- reduced response to infection or tissue damage ,
- frequent bacterial, viral, fungal infections,
- severe to fulminant course of infectious diseases,
- activation of latent diseases,
- wound healing complications,
- reduced synthesis of adrenal cortex hormones ,
- slowed down or extinguished reaction of the organism to stress,
- rebound phenomenon – acute cortical insufficiency occurs after discontinuation of long-term corticosteroids,
- metabolic effects ,
- iatrogenic Cushing's syndrome,
- slowed growth in children,
- tendency to hyperglycemia,
- skin atrophy (especially at the site of administration),
- muscle atrophy and muscle weakness,
- risk of avascular necrosis of the femoral head,
- increased risk of cataracts,
- increased intracranial pressure,
- increased blood clotting,
- menstrual disorders.
Usage[edit | edit source]
The criterion for choosing a given glucocorticoid is its ratio between glucocorticoid and mineralocorticoid activity.
Replacement therapy[edit | edit source]
In case of insufficiency of the adrenal cortex, the smallest possible doses of glucocorticoids are used (30 mg of hydrocortisone/day - 2/3 of the dose in the morning, 1/3 of the dose in the evening) with a mineralocorticoid (0.05 - 0.3 mg of fludrocortisone/day). If the patient is exposed to stress and strain, these doses must be increased.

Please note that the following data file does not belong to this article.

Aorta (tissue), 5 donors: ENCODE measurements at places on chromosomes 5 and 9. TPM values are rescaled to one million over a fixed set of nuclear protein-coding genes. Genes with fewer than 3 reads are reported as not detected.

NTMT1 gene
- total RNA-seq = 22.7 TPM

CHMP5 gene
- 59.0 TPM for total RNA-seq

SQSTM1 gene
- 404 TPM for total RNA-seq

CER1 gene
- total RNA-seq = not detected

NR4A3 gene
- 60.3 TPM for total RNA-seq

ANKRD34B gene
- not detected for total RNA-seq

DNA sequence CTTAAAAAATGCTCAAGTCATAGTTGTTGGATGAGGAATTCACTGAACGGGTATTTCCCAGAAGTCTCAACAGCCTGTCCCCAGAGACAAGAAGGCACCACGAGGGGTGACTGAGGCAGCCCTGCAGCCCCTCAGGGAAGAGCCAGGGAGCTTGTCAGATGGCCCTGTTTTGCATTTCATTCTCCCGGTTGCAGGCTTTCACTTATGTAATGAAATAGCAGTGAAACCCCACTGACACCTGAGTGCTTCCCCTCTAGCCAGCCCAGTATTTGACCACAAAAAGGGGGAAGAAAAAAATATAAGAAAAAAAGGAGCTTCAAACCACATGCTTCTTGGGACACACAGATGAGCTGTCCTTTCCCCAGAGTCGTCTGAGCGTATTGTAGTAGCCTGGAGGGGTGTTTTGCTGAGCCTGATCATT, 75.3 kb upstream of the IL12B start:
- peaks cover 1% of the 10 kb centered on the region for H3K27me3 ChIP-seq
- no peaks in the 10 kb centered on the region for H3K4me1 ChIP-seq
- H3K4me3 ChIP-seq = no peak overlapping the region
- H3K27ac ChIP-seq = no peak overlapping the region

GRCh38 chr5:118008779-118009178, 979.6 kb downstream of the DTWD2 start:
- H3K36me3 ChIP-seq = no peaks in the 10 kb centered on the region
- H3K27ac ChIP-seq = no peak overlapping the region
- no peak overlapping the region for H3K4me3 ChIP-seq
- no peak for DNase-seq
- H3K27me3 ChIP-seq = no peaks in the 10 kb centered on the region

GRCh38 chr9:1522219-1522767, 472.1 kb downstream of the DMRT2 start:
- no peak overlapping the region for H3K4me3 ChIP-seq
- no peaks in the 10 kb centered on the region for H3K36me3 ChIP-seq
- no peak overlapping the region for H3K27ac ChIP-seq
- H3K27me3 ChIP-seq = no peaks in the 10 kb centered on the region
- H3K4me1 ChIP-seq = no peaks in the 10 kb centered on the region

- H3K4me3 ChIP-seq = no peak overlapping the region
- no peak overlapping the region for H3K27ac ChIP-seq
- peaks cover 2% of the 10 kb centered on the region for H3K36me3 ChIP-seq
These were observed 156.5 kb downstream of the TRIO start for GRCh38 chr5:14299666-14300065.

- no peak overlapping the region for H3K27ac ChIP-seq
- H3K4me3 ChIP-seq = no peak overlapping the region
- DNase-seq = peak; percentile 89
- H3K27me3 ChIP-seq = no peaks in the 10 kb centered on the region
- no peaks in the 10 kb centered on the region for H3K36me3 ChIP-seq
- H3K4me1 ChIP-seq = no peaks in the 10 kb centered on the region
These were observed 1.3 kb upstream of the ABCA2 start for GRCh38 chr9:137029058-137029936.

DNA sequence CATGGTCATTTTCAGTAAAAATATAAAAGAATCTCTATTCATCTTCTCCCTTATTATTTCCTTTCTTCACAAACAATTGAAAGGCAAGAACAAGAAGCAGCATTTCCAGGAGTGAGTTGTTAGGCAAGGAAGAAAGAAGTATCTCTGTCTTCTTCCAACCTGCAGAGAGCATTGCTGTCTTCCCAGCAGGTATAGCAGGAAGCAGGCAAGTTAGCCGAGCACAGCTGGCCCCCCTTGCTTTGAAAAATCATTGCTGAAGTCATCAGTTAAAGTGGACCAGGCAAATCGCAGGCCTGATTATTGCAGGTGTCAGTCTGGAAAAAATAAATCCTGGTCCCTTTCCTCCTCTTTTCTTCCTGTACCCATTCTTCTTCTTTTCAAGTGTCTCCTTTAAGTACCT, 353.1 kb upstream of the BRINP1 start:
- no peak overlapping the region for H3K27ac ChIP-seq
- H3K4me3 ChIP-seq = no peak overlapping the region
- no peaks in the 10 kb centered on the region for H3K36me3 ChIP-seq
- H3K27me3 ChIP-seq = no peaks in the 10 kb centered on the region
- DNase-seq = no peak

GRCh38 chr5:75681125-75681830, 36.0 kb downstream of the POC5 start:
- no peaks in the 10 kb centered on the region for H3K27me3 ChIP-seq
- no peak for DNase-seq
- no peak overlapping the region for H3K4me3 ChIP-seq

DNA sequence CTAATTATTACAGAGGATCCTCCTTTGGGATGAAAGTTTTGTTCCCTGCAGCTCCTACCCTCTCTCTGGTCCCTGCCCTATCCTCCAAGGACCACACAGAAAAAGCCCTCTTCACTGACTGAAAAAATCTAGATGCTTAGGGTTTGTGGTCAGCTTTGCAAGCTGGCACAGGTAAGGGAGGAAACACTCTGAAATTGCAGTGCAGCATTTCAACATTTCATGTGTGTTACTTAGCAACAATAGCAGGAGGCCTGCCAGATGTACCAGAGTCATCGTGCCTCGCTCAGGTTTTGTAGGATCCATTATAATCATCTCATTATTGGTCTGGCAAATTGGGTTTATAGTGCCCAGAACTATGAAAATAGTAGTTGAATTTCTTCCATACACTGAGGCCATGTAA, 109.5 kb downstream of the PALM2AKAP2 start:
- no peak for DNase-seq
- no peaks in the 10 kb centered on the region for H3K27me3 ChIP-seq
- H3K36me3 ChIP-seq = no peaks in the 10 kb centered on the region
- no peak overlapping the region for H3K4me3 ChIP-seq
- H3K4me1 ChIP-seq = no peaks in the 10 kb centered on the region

Anti-inflammatory and immunosuppressive therapy[edit | edit source]
Glucocorticoids have excellent antiphlogistic and immunosuppressive effects , they are especially used for inflammations arising on an immunological basis. Synthetic glucocorticoids, which are more effective than hydrocortisone, are necessary. In non-endocrinological diseases, it suppresses the symptoms of the disease, but does not treat the cause itself, therefore the process can progress even while masking clinical manifestations. For this reason, it is necessary to consider whether the effect of use outweighs the possible risks. For life-threatening conditions, the use of large doses is necessary, otherwise we try to use the lowest possible doses.